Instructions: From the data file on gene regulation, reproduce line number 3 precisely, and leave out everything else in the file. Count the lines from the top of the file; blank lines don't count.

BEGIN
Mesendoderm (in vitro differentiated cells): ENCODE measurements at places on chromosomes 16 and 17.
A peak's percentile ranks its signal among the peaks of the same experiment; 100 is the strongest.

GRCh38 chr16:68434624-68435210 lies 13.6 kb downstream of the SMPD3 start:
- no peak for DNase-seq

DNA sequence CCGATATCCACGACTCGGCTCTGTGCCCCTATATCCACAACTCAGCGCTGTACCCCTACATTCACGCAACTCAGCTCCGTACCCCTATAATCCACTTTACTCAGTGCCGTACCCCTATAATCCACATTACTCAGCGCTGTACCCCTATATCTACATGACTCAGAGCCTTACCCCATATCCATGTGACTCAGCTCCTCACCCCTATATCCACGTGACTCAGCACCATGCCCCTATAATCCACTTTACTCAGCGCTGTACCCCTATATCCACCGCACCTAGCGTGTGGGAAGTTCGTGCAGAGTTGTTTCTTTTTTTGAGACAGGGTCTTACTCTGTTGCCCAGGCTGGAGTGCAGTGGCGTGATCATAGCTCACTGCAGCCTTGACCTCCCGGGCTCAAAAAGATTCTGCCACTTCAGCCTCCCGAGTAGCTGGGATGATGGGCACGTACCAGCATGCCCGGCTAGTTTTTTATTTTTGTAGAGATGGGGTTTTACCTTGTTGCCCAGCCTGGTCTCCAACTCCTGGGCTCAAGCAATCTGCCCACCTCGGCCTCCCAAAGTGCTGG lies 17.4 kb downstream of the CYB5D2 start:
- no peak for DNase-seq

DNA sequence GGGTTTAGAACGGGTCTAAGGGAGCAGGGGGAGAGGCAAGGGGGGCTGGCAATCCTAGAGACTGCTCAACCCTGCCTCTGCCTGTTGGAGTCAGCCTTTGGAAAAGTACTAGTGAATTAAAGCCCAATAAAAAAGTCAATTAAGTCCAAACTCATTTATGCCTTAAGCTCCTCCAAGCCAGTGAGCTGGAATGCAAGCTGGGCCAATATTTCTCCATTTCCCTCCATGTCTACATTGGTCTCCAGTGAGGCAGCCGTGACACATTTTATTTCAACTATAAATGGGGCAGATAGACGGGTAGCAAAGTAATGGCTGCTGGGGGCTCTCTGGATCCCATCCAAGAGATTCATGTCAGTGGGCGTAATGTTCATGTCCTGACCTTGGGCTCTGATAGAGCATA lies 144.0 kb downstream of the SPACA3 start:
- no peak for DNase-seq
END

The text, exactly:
GRCh38 chr16:68434624-68435210 lies 13.6 kb downstream of the SMPD3 start: